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  • Meeting abstract
  • Open Access

HTLV-1 HBZ protein inhibits IRF3-mediated innate immune responses

  • 1Email author,
  • 1,
  • 2,
  • 1 and
  • 1, 3
Retrovirology20118 (Suppl 1) :A99

https://doi.org/10.1186/1742-4690-8-S1-A99

  • Published:

Keywords

  • Antiviral Response
  • Sendai Virus
  • Interferon Signalling
  • bZIP Protein
  • Interferon Stimulate Gene

The bZIP factor (HBZ) is an HTLV-1 regulatory protein encoded by anti-sense transcription of the HTLV-1 genome. HBZ mRNA expression correlates with clinical disability in HAM/TSP patients – and can be reversed by interferon (IFN) therapy. Sporadic evidence suggests that HBZ may have a negative role on interferon signalling. Activation of IRF3-dependent IFN signalling – either direct induction of IFNβ, viral restriction factors or interferon stimulated genes (ISGs) – is crucial for TLR and RLR mediated antiviral response. Thus, we sought to determine whether HBZ can impair IRF3-mediated innate immune responses. Over-expression of active forms of RIG-I, MAVS, TBK1, IKKε or IRF3 alone drive an antiviral response – however, in the presence of an HBZ expression vector, IFNβ responses were abrogated by 50-70%. In contrast, HBZ enhanced IRF7-dependent responses. In confirmation, both PBMC and human astrocytes transfected with HBZ and subsequently stimulated with IFN-triggering ligands (LPS, PolyI:C, VSV, Sendai virus and HTLV-1 virions), exhibited impaired IRF3-dependent signalling as compared with controls. As IRF3 is known to bind other bZIP proteins, further studies are underway to delineate the nature of IRF-HBZ interactions. Identifying such a mechanism may explain an enhanced risk of neurologic infection, as we show that chronically HTLV-1 infected astrocytes gradually increase and maintain long-term HBZ expression. Defining the immunomodulatory properties of HTLV-1 HBZ protein will provide a vital contribution toward understanding clinical outcome and risk of opportunistic infection associated with HTLV-1 infection.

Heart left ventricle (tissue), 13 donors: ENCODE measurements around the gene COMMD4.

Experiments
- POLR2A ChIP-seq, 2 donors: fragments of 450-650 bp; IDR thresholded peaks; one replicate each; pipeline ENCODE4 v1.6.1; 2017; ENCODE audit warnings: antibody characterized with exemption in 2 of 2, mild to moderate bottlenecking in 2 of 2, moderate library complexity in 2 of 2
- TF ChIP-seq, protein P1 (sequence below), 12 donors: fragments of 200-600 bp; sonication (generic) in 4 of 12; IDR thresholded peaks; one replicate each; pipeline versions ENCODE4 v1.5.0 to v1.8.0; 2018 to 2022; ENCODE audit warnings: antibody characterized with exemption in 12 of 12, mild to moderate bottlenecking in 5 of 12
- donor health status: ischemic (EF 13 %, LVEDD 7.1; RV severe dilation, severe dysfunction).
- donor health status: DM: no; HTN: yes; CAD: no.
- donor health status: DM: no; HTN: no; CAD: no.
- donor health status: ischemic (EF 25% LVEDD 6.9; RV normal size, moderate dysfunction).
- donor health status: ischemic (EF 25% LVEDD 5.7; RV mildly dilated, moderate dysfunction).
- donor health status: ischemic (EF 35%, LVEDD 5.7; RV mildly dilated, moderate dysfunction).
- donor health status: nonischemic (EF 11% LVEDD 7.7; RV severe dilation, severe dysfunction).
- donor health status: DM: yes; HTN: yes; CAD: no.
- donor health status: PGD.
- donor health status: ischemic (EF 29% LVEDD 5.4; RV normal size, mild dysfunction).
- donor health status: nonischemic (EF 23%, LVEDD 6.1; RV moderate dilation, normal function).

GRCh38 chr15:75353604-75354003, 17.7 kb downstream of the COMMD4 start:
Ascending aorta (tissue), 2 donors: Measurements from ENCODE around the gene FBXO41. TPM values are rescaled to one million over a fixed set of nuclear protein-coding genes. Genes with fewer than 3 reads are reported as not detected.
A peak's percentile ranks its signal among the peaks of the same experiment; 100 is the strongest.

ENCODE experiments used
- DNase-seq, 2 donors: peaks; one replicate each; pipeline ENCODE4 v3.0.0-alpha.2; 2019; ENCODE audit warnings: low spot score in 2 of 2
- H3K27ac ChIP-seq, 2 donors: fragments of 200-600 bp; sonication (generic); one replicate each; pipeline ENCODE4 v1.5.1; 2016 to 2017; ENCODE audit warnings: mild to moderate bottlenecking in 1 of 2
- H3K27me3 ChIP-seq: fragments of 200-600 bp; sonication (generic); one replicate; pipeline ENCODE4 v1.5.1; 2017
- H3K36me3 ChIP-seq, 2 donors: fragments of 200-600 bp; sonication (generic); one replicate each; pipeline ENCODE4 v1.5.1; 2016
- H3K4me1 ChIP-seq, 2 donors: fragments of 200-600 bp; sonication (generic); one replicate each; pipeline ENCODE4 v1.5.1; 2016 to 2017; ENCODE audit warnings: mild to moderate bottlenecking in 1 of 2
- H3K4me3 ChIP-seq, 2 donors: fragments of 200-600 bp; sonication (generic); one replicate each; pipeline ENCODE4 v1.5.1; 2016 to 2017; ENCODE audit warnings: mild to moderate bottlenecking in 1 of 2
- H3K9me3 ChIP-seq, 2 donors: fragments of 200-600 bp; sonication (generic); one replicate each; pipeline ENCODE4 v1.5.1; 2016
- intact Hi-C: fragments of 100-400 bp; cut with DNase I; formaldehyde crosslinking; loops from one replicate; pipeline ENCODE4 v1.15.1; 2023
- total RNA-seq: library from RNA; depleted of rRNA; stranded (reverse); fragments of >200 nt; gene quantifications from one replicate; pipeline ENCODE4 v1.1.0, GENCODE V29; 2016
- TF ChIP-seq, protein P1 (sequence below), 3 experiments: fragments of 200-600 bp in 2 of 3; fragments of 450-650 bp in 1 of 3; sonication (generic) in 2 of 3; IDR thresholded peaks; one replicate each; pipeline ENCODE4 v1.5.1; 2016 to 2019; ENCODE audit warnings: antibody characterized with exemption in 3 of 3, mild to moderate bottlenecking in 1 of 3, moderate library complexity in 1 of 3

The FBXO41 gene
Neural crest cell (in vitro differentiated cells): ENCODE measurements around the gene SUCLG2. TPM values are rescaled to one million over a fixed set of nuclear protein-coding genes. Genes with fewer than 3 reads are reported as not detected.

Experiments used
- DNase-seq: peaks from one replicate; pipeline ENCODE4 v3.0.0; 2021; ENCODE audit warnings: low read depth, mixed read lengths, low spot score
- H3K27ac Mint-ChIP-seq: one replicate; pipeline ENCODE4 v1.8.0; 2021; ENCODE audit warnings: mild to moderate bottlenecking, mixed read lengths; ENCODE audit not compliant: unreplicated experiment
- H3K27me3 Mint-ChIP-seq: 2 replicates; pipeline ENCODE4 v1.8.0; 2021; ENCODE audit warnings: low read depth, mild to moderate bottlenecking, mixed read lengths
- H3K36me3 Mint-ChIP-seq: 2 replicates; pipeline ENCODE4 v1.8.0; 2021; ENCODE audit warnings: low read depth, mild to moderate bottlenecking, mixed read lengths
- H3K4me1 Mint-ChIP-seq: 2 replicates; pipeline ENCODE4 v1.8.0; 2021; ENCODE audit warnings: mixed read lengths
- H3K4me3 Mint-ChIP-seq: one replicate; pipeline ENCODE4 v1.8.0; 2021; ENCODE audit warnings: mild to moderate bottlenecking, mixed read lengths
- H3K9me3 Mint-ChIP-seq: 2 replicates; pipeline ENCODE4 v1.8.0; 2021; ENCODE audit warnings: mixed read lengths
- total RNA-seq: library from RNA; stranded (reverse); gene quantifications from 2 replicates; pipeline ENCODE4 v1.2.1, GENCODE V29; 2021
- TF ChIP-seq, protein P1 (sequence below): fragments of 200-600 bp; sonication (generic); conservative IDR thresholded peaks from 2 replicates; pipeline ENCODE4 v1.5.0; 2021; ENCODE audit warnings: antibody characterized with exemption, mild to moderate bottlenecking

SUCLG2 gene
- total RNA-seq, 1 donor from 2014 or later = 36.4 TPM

Authors’ Affiliations

(1)
Dept. of Medicine, McGill University / Lady Davis Institute, Montreal, Quebec, Canada, H3T 1E2
(2)
Dept. of Veterinary Biosciences, Ohio State University, Columbus, Ohio 43210, USA
(3)
Vaccine and Gene Therapy Institute – Florida, Port St. Lucie, Florida, 34987, USA

Copyright

© Douville et al; licensee BioMed Central Ltd. 2011

This article is published under license to BioMed Central Ltd. This is an open access article distributed under the terms of the Creative Commons Attribution License (http://creativecommons.org/licenses/by/2.0), which permits unrestricted use, distribution, and reproduction in any medium, provided the original work is properly cited.

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